The Reading Offer…What choices are you giving children?

Wild reading

Twitter is great for making you stop and think sometimes. Yesterday Rob Smith (Literacy shed supremo) posted a tweet that really struck a chord with me. Rob tweet

It made me stop and think about reading and what we offer children in our school. Do we offer a gruel or a gourmet reading experience for our pupils. I found myself time-travelling back to my youth and thinking about what made me a reader. A formative part in that for me as a child was non-fiction. Non-fiction was for me where I found my ‘Reading for Pleasure’

I would spend hours poring over the one book that I owned, given to me by my Aunty Pat for Christmas in 1979 or maybe 1980.

mysteries of the unknown.jpg

First question should be “What the hell were you doing Aunty Pat?” It was terrifying. It was also utterly brilliant. I read that book so many times it eventually fell apart. (I did cry)


mysteries squid

It was a brilliant non-fiction book (I appreciate now that there is quite a lot of fiction in this book)…endlessly re-readable, loads and loads to learn about. It was also glorious to look at, sumptuous in the detail and fantastically illustrated. It was the total package. I can’t even begin to count the hours I spent lay on my bed reading it, lost in its pages, savouring its detail.

It was only replaced when my Dad came home with a set of battered Encyclopaedia Britannica, they then became my go to books for exploring and finding stuff out.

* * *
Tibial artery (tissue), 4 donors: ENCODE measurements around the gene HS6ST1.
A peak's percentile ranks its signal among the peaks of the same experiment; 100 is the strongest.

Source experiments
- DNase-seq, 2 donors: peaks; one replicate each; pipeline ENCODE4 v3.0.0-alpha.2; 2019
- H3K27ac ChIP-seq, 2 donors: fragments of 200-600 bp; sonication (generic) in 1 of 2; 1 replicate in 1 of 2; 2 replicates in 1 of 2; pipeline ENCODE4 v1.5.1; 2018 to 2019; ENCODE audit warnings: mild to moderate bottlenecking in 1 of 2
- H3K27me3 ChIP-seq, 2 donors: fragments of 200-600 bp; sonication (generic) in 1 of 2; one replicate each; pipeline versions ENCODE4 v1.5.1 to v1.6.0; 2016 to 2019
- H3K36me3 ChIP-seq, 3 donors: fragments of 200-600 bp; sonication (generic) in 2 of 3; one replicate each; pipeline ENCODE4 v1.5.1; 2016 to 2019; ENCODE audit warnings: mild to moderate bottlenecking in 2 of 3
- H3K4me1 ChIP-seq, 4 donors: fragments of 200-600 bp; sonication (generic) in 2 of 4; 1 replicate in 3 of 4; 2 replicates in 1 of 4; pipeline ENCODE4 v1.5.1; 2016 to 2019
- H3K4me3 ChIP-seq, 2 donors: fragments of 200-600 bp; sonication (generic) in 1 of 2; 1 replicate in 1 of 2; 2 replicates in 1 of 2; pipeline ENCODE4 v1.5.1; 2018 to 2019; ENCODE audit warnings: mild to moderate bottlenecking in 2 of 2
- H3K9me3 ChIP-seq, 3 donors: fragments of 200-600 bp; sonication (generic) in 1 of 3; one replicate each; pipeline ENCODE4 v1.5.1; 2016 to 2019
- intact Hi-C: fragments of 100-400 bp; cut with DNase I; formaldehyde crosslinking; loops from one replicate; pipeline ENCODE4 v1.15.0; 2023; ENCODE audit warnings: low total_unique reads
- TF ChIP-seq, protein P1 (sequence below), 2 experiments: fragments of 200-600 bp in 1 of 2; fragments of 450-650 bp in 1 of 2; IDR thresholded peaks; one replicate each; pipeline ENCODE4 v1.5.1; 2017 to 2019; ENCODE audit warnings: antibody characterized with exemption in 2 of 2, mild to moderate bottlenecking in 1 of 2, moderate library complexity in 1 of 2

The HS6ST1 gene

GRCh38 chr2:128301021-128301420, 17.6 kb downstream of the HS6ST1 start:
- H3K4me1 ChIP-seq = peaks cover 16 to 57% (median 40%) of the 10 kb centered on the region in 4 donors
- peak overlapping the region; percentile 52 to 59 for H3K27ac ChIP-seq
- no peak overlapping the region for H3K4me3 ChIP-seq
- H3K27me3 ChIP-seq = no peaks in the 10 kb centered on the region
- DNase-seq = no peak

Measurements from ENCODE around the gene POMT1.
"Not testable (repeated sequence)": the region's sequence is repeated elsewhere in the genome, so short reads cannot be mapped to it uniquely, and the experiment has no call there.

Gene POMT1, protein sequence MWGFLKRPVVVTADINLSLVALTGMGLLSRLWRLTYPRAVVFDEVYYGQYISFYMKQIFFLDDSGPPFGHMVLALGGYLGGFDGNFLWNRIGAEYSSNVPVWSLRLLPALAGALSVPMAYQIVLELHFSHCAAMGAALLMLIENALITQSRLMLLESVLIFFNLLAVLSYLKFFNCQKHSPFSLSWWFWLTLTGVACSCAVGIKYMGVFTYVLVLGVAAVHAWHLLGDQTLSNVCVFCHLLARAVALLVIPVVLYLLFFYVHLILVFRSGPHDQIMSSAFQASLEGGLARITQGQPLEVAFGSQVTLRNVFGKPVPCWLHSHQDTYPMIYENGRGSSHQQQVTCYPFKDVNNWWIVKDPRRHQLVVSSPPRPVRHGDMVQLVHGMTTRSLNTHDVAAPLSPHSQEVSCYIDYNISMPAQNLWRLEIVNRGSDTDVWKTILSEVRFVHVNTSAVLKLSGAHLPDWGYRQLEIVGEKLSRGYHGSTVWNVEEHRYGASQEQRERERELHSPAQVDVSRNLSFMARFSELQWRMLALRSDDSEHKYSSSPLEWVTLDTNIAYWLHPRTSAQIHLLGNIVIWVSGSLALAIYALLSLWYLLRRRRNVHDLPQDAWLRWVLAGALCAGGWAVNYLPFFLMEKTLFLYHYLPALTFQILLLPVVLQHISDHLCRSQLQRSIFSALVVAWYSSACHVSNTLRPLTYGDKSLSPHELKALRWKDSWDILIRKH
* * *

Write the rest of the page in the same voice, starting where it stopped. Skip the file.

This made me stop and think about two things really. The first was our school offer for reading.

What reading experiences/ choices are we offering children?

Do we have the books that children can wallow in like a warm bath?

Do we have the books that let children explore and find out stuff driven by their own interests?

(Or is the reading material particularly non-fiction controlled and merely used as an extended comprehension exercise.)

There are absolutely fantastic non-fiction books out there…

The question is do we let children explore non-fiction in their reading choices in the way we do with fiction? I tried to come up with a list of what our offer beyond fiction looks like in the library. I’m sure people could add other ideas and suggestions.

  • Encyclopaedias
  • Short stories
  • Graphic novels
  • True-life stories
  • Comics
  • Newspapers
  • Diaries
  • Biographies
  • Magazines
  • Leaflets
  • Theatre and football programmes
  • Recipe books / cards
  • Posters
  • Travel brochures
  • Maps
  • Timetables
  • Food packaging
  • Catalogues
  • Letters and postcards
  • Advertisements

It also made me think about how we use non-fiction in school.

Is it controlled? Do we only read non-fiction when we want to find out a key thing?

I’ve seen comments that talked about only accessing non-fiction on the web, where children search for what they need to find out. Sadly this denies children experiencing the beauty and wonder that a crafted non-fiction book provides.